Arkansas' state flag flying before a cloudless sky.

Adam Bartlett

One of Arkansas’ competing measures to legalize medical cannabis — the Arkansas Medical Cannabis Act — has been disqualified from the ballot by the Arkansas Supreme Court, according to a 40/29 News report. The other legalization measure, the Arkansas Medical Marijuana Amendment, remains on the ballot and will be appearing before voters in the November 8 general election.

According to the court, the AMCA — which was set to appear as Issue 7 on the ballot — was disqualified due to a number of mistakes made in the petitioning process. In the court’s written opinion, five reasons were given for dismissing some of the signatures:

  1. Some petition gatherers did not comply with state requirements laid out for political canvassers.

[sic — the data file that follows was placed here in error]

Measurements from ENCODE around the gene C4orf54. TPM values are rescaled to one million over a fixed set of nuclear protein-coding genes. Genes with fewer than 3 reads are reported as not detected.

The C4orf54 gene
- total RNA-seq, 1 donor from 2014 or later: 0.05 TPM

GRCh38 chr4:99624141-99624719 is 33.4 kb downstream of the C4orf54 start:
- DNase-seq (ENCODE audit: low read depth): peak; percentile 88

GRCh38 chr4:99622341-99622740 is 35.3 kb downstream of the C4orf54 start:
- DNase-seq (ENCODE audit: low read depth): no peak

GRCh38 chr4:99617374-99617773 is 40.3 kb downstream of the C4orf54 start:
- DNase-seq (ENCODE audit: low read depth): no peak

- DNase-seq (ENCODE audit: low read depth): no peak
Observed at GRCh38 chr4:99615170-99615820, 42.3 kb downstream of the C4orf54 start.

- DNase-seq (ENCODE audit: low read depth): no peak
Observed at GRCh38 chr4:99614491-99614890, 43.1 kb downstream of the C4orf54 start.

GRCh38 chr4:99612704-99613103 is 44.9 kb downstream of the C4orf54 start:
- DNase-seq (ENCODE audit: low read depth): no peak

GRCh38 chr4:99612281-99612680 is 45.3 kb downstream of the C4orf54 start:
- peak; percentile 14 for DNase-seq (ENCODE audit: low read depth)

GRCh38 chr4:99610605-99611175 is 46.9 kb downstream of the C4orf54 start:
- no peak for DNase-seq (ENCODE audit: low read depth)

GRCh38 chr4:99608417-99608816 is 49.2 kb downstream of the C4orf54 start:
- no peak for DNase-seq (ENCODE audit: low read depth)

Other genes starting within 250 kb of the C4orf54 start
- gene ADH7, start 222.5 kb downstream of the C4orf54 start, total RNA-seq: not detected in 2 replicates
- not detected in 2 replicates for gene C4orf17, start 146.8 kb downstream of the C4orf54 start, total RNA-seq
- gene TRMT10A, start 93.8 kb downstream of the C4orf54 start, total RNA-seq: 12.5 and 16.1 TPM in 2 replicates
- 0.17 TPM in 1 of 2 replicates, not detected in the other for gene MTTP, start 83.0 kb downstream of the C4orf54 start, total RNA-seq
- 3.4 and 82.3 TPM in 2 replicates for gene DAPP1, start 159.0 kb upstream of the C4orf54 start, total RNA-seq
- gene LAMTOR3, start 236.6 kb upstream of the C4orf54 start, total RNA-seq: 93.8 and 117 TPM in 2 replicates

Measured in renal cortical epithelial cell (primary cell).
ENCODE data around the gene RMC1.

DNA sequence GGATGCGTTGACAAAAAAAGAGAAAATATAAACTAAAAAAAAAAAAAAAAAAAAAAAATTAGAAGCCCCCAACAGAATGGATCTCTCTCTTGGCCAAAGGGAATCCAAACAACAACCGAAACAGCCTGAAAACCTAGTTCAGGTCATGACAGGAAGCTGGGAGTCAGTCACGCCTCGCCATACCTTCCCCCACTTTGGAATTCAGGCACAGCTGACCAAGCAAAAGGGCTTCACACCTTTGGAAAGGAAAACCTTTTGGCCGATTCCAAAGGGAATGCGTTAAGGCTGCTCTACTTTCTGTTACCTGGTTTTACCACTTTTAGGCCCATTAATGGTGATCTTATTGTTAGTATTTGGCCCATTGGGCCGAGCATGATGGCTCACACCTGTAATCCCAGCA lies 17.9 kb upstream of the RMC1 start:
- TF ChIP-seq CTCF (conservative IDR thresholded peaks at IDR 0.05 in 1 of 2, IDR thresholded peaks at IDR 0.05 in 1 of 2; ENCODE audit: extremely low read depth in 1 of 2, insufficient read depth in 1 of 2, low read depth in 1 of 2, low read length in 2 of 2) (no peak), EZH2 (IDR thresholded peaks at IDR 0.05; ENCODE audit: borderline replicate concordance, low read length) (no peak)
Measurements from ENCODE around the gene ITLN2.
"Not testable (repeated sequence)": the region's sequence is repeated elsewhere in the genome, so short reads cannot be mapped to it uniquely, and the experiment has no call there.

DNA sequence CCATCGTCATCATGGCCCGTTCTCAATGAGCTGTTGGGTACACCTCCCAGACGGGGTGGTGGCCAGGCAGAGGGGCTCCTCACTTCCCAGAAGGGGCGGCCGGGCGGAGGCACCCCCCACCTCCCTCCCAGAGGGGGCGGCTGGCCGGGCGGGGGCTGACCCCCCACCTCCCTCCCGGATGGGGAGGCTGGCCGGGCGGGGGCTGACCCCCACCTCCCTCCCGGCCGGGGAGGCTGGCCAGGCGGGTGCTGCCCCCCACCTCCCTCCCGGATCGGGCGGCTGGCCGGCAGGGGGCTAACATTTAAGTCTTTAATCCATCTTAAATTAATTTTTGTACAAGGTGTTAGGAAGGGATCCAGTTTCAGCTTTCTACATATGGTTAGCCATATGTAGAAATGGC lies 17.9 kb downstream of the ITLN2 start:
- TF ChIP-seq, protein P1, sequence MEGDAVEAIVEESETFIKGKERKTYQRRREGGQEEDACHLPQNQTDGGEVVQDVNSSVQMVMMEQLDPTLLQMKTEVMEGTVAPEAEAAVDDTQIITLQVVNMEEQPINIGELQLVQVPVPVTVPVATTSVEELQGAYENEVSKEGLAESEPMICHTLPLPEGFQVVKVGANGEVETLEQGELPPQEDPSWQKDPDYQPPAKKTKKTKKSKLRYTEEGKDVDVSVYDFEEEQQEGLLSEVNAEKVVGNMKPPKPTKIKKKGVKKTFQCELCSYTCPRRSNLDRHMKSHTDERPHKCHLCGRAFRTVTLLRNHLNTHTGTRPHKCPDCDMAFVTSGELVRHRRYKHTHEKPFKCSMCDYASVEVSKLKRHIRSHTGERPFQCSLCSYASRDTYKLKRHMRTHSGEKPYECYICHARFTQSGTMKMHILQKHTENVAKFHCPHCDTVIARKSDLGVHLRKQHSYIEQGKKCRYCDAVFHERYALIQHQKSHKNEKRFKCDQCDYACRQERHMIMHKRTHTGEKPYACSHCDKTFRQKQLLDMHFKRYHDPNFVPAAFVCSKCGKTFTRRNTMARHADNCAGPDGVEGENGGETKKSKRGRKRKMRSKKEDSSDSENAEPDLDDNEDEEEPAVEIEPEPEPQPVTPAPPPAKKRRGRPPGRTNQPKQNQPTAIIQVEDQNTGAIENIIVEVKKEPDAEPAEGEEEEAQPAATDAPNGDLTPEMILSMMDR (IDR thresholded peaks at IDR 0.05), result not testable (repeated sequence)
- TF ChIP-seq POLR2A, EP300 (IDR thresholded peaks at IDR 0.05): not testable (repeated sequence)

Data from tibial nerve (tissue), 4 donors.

2. Some signatures listed only a P.O. box number and not a home address.
  3. Some canvassers had verified their petitions before they were signed by a voter.
  4. Some canvassers made errors filling out the form.
  5. Canvassers did not always explicitly witness the signing of the petition.

In total, the Arkansas Supreme Court threw out just over 12,000 signatures, lowering the total number of valid signatures to 65,412 — insufficient for making the ballot.

The AMCA, which enjoyed a NORML endorsement, was considered by many marijuana advocates to be superior to the AMMA, for it allowed cannabis treatment for a wider variety of ailments and included home grow provisions for patients.

On the bright side, however, narrowing things down to only one MMJ option on the ballot means that Arkansas is less likely to split the pro-cannabis vote between two measures, which means that legal cannabis may now be a more likely outcome.

Three other states will be voting on medical marijuana measures this November.

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